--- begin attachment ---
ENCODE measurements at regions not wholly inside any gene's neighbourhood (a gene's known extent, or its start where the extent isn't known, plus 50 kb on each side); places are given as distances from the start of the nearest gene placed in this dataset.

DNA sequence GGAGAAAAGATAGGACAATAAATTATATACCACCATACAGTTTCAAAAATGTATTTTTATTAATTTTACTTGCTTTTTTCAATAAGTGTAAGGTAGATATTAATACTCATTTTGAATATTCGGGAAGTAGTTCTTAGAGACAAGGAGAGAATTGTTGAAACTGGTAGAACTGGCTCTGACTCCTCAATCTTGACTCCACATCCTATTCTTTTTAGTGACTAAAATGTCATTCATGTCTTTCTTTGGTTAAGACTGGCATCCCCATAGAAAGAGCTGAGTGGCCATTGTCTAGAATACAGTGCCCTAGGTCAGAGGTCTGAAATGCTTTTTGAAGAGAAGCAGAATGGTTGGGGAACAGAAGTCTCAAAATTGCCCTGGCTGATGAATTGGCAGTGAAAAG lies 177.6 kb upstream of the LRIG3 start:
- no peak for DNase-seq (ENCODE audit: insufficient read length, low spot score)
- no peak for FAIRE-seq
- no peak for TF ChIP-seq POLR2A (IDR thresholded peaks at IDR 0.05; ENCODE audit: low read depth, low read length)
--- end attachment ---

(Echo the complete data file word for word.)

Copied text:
ENCODE measurements at regions not wholly inside any gene's neighbourhood (a gene's known extent, or its start where the extent isn't known, plus 50 kb on each side); places are given as distances from the start of the nearest gene placed in this dataset.

DNA sequence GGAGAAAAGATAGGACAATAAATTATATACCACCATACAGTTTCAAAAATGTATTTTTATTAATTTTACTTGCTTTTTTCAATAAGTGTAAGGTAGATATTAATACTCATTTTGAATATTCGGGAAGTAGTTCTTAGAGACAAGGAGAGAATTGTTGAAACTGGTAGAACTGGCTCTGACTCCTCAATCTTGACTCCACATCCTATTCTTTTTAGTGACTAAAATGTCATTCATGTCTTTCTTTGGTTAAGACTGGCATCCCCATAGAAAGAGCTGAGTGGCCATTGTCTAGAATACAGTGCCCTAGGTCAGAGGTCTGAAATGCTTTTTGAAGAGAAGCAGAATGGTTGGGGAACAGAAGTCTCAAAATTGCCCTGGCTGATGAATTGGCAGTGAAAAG lies 177.6 kb upstream of the LRIG3 start:
- no peak for DNase-seq (ENCODE audit: insufficient read length, low spot score)
- no peak for FAIRE-seq
- no peak for TF ChIP-seq POLR2A (IDR thresholded peaks at IDR 0.05; ENCODE audit: low read depth, low read length)